In this study, we aimed to enhance sensitivity and robustness of vDNA quantification from gut biopsies. As lamina propria leukocytes (LPLs) are mainly CD4+ T cells in healthy individuals, and it is a preferential site for HIV-1 replication, we first set up a novel protocol for LPLs recovery from ileum samples. As described by Mahida et al. , epithelial layer removal with DTT prior to 16-hour biopsy culture, allows for spontaneous cellular release from the tissue, thus facilitating disruption of the tissue in absence of enzymatic methods. This method has previously shown to result in greater LPLs yield and purity than enzymatic tissue dissociation, either by low-dose or high-dose collagenase treatment . Further modification of the original protocol by the addition of piperacillin-tazobactam to the collection and culture media prevented microbial contamination from intestinal flora in our tissue cultures by 95% . Minimal cell loss or contamination occurred if samples were shipped just after biopsy collection or after epithelial removal (data not shown). Consequently, this protocol overcomes the need of specific equipment and trained staff at the site of specimen collection. Thus, LPLs-vDNA assay enables multicenter recruitment and sample collection, while systematic processing of tissue biopsies may be done in a reference laboratory .
To increase the sensitivity of vDNA detection, LPLs were further purified by flow-based sorting of CD45+ cells. This way, not only resting CD4+ T cells were tested for proviral content, but also potential productively infected T cells with down-regulated CD4 expression. In addition, ddPCR has been previously demonstrated to be superior to qPCR, in terms of accuracy and precision, for vDNA quantification in PBMCs . In the LPL-vDNA protocol, the advanced ddPCR technology is used for the first time to get absolute vDNA quantification in gut leukocytes, thus enabling the opportunity to accurately evaluate the dynamics of gut HIV-1 levels in interventional studies, as well as to detect low-level reservoir in cure strategies or cohorts of natural or post-treatment controllers.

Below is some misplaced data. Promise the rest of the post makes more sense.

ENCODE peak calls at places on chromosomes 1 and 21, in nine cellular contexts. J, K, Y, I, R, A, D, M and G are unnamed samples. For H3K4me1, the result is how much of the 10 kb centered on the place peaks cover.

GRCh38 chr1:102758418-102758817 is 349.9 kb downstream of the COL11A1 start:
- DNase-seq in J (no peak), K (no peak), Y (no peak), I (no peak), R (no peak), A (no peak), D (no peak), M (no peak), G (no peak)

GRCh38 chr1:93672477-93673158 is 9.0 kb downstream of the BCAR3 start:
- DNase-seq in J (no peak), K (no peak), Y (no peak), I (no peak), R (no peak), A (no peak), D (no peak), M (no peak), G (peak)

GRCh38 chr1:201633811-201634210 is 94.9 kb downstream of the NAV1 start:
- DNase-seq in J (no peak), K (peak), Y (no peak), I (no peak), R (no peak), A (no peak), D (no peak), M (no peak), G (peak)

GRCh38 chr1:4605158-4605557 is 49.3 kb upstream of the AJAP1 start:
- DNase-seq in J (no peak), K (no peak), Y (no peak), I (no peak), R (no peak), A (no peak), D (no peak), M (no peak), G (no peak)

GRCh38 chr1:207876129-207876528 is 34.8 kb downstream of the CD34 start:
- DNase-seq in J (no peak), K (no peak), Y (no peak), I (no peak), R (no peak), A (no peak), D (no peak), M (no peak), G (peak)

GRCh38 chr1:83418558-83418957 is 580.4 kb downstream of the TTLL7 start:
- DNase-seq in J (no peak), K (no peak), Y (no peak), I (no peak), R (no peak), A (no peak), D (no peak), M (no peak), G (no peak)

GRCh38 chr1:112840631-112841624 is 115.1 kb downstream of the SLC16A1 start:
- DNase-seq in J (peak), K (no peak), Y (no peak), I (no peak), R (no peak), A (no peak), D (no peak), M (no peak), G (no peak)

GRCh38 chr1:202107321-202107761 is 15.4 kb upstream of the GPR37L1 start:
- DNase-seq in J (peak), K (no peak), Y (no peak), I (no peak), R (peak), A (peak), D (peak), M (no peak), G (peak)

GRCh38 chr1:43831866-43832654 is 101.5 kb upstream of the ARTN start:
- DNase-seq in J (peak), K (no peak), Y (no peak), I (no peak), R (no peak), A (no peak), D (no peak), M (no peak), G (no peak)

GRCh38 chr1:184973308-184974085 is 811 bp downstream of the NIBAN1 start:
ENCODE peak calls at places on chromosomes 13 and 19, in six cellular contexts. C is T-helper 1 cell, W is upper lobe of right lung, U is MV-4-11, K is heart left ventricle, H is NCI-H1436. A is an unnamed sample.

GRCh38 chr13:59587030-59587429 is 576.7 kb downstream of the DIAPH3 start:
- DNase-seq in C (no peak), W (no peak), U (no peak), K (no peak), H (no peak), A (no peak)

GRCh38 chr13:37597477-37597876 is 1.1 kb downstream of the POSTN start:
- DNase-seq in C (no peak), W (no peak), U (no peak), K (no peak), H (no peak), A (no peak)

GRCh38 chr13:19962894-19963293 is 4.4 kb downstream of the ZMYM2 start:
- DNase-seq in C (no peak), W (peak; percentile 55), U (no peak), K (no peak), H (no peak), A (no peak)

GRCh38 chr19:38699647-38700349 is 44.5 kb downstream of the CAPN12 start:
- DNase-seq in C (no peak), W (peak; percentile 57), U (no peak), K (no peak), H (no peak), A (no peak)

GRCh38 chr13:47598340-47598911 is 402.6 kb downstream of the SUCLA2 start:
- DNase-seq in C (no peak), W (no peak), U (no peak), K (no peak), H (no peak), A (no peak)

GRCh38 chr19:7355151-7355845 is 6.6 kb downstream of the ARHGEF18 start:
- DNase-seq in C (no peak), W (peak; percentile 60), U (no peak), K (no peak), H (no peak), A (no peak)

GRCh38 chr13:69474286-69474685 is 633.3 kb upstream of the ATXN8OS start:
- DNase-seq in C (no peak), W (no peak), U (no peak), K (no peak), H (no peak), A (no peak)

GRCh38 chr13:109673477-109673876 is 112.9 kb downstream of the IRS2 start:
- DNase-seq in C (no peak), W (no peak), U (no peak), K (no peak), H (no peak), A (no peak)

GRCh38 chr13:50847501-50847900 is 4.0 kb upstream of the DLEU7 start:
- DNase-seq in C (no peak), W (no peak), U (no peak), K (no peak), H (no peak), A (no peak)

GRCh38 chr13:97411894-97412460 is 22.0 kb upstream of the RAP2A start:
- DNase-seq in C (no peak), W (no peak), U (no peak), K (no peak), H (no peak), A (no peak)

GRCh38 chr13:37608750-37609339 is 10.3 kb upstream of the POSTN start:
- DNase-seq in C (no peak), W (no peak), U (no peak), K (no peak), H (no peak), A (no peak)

On consequence, we have developed an innovative combined protocol for a more sensitive detection of the residual HIV infection in gut-associated viral sanctuaries. The combination of epithelial removal and spontaneous cellular release from the tissue resulted in good recovery of lamina propria leukocytes. Viral DNA determinations in the purified LPLs population versus the bulk lamina propria cell sample evidenced that the more purified is the sample; the greater is the sensitivity in the detection of vDNA. Although the protocol has been implemented in ileum biopsies, similar performance is expected with colon or rectum biopsies. Thus the combination of the LPL isolation protocol with the more sensitive ddPCR method would allow to accurately detect residual HIV infection in gut-associated viral sanctuaries. Despite we are not measuring replication competent viruses, more sensitive molecular techniques were needed since previous case reports showed HIV viral rebound despite negative detection of HIV-DNA in gut biopsies . This point makes this protocol relevant in the field, as previous data on gut viral reservoirs in clinical studies had been obtained from total tissue [8,9,11–16,29–31]. Thus, the LPL-vDNA technique might become a useful tool to understand the virological outcome of any proposed eradication strategy and to make decisions about treatment interruption.
We thank the IGTP Cytometry Core Facility and staff (MA Fernandez and G Requena) for their contribution to this publication.
- Conceptualization: SM-L MCP JN AC ME JM MC MS JM-P.
- Data curation: SM-L MCP.
- Formal analysis: SM-L MCP.
- Funding acquisition: MC JM-P.
- Investigation: SM-L MCP CG MS JM-P.
- Project administration: MC MS JM-P.
- Supervision: MC MS JM-P.
- Visualization: SM-L MCP MS JM-P.
- Writing – original draft: SM-L MCP MS JM-P.
- Writing – review & editing: SM-L MCP CG JN AC ME JM MC MS JM-P.